EEOC employment discrimination claims under the ADA - 2009 data

I've recently been looking at recent statistics issued by the EEOC (Equal Employment Opportunity Commission) regarding Americans with Disabilities employment discrimination cases.

All charges of employment discrimination under the ADA have to be channelled through the EEOC so this data can be considered authoritative. Of course, many claims are settled even before they go to the EEOC so that data is not visible.

The data is available here:

Appalling Figures
In 2009, there were 18,776 charges of employment discrimination under the ADA that were resolved by the EEOC. Of those, 11% were settled and 6.5% were withdrawn with benefits. Not all settlements are positive for plaintiffs, but let's be optimistic and say that 100% were.

Of the mere 5.1% of cases that EEOC found reasonable cause, only 2.2% of cases were successful.

So a whopping 11+6.5+2.2 = 19.7% of cases brought before the EEOC had positive outcomes for the plaintiffs.

(The EEOC counts 22.6% as "merit resolutions," but I'm unsure how they get their data since the missing 3.1% would likely be the 3.0% of unsuccessful "reasonable cause" claims).

Or put another way, 80.3% were found for the defendants, the employers.

Put another way, only 5.1% of cases were found to have reasonable cause to go to court and the EEOC won just less than half of these, resulting in only 2.2% of cases there were actually "won" by the EEOC in litigation.

Put another way, it sucks to be disabled in the United States.

What about the big bucks won by "professional litigants?" The EEOC shows that $67.8 million in benefits were won in 2009. With a total of 2065 + 1217 + 408 = 3690 people settling or winning benefits, that's an average of just over $18,000 each.

Not enough to pay your lawyer, or even six months of wages.

Like I said, it sucks to be disabled in the United States.

Or put another way, it is great to be an employer in the United States. Plenty of workforce flexibility.

Ask vs. Aks / Ax

On March 1, I gave a talk on deaf identity and language ideologies at Swarthmore college. During the talk, I discussed the language politics behind the pronunciation of the word "ask" in spoken American English.

The contemporary African American Vernacular English pronunciation of "ask" as "aks" or "ax" is often used as an example of bad pronunciation by prescriptive language critics.

However, the "aks/ax" form of "ask" is just as old -- if not older, than the "ask" form -- and dates back to Old English.

People have e-mailed me asking for a citation. The best source is the Oxford English Dictionary (second edition 1989) which gives these usages:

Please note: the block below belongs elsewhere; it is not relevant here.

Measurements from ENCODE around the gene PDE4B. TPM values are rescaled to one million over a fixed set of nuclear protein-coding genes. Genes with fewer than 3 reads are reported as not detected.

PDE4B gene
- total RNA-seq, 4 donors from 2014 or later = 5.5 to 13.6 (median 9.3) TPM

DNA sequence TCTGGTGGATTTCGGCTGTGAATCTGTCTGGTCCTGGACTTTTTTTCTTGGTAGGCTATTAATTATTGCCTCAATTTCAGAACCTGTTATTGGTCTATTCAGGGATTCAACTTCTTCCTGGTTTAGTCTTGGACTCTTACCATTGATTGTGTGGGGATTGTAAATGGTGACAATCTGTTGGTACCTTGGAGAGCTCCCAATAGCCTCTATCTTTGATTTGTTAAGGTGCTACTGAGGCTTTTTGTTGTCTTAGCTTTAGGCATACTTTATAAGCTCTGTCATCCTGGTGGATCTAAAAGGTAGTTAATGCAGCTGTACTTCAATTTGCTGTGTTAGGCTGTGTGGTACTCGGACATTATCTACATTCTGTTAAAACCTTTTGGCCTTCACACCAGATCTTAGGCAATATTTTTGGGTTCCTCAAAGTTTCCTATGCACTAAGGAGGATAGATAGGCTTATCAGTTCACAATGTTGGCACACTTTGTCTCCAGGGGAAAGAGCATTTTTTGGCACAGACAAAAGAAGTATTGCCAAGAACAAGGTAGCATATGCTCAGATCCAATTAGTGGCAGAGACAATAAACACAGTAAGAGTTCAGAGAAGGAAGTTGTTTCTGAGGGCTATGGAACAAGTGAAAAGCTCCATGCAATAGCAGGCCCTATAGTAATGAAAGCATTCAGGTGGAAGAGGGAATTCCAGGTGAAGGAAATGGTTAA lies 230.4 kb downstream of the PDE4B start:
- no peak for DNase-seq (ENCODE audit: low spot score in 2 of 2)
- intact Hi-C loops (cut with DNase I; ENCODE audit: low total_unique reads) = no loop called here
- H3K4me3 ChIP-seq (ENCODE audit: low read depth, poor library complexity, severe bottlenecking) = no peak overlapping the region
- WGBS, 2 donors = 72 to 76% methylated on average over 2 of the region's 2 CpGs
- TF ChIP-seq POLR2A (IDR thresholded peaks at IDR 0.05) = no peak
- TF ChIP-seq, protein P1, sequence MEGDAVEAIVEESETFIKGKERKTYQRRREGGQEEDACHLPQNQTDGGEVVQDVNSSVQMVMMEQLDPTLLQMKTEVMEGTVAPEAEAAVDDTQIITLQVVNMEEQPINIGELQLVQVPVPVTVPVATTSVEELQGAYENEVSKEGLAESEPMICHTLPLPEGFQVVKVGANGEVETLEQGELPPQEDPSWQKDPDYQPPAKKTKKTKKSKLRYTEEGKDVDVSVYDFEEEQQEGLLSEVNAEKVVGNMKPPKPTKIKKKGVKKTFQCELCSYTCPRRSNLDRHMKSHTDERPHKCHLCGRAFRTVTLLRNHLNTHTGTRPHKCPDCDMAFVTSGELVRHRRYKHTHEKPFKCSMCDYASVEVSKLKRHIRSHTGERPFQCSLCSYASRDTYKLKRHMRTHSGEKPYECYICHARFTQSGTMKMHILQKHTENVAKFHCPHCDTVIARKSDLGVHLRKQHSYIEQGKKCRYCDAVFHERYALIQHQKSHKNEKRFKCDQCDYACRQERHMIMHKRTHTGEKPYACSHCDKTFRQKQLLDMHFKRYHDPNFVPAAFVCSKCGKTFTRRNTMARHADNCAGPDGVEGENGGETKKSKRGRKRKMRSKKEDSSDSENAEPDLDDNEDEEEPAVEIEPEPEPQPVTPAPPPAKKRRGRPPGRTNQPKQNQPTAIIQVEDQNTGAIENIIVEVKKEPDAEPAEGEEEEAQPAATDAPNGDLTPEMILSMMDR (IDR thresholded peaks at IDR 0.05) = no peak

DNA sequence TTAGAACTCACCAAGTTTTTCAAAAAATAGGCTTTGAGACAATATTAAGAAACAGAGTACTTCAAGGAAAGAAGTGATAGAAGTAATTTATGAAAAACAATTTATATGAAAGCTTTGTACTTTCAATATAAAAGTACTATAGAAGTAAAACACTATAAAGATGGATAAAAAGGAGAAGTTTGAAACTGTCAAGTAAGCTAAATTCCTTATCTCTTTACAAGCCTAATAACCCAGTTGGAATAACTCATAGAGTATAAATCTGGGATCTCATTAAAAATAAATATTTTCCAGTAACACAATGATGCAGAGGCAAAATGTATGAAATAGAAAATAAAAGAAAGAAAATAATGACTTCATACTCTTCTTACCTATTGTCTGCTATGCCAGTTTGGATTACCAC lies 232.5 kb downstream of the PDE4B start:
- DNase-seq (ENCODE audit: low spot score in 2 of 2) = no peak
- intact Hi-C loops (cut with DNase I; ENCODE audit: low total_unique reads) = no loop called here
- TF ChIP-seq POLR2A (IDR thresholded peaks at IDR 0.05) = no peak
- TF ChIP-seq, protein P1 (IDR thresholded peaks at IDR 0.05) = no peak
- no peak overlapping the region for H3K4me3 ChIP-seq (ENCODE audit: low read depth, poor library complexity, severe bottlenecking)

I. 1. trans. To call for, call upon (a person or thing personified) to come. Obs.a1000 Cædmon's Gen. (Gr.) 2453 [Hi] comon cor{th}rum miclum cuman acsian. 1205 LAY. 19967 He lette axien anan Men {th}at cu{edh}en hæuwen stan.2. without mention of the person asked: a. with the thing asked as an object sentence or clause (in indirect, or, less commonly, direct oration).c1000 Ags. Ps. xiv. [2] Ic ahsi{asg}e, Hwa {th}ær earda{edh}? a1038 Charter of Eanwene in Cod. Dipl. IV. 54 {Edh}á ácsode {edh}e bis~ceop hwá sceólde andswerian for his módor. c1200 ORMIN Te{ygh}{ygh} sholldenn..asskenn what he wære. a1300 Cursor M. 7887 He askes, quat was {th}at leuedi? c1305 St. Crist. 149 in E.E.P. (1862) 63 {Th}is gode man..eschte what hi wolde. c1386 CHAUCER Wife's Prol. 21, I axe, why the fyfte man Was nought housbond to the Samaritan? c1420 Avow. Arth. xxiv, Gauan asshes, ‘Is hit soe?’ 1455 E. CLERE in Four C. Eng. Lett. 5 He askid what the Princes name was. 1549 COVERDALE Erasm. Par. Rom. Prol., He axeth not whether good workes are to be done or not. 1597 SHAKES. 2 Hen. IV, III. ii. 71 May I aske, how my Lady his Wife doth? 1711 STEELE Spect. No. 454 {page}6 To ask what I wanted. Mod. Ask who it is. He asks if you are ready. I merely ask, ‘Is it true?’b. with the question expressed by a n. or pronoun: To ask a question, this, something. to ask (a horse) the question: to call upon him for a special effort.c1320 R. BRUNNE Medit. 430 Some axen questyons to do hym wrong. 1387 TREVISA Higden (1865) I. 67 {Th}re questiouns bee{th} i-axed. 1803 PEGGE Anecd. Eng. Lang. 114 A true born Londoner, Sir, of either sex, always axes question, axes pardon, and at quadrille axes leave. 1850 TENNYSON In Mem. xiv, And ask a thousand things of home. 1894 H. CUSTANCE Riding Recoll. vi. 88 Until the last ten strides, when I really asked ‘King Lud’ the question.

We can see that 'aks/ax' was a valid pronunciation from 1000 CE ("acsian") through at least 1549 CE ("He axeth"). If anyone axe, just say that no one lesser than Chaucer spelt it that way.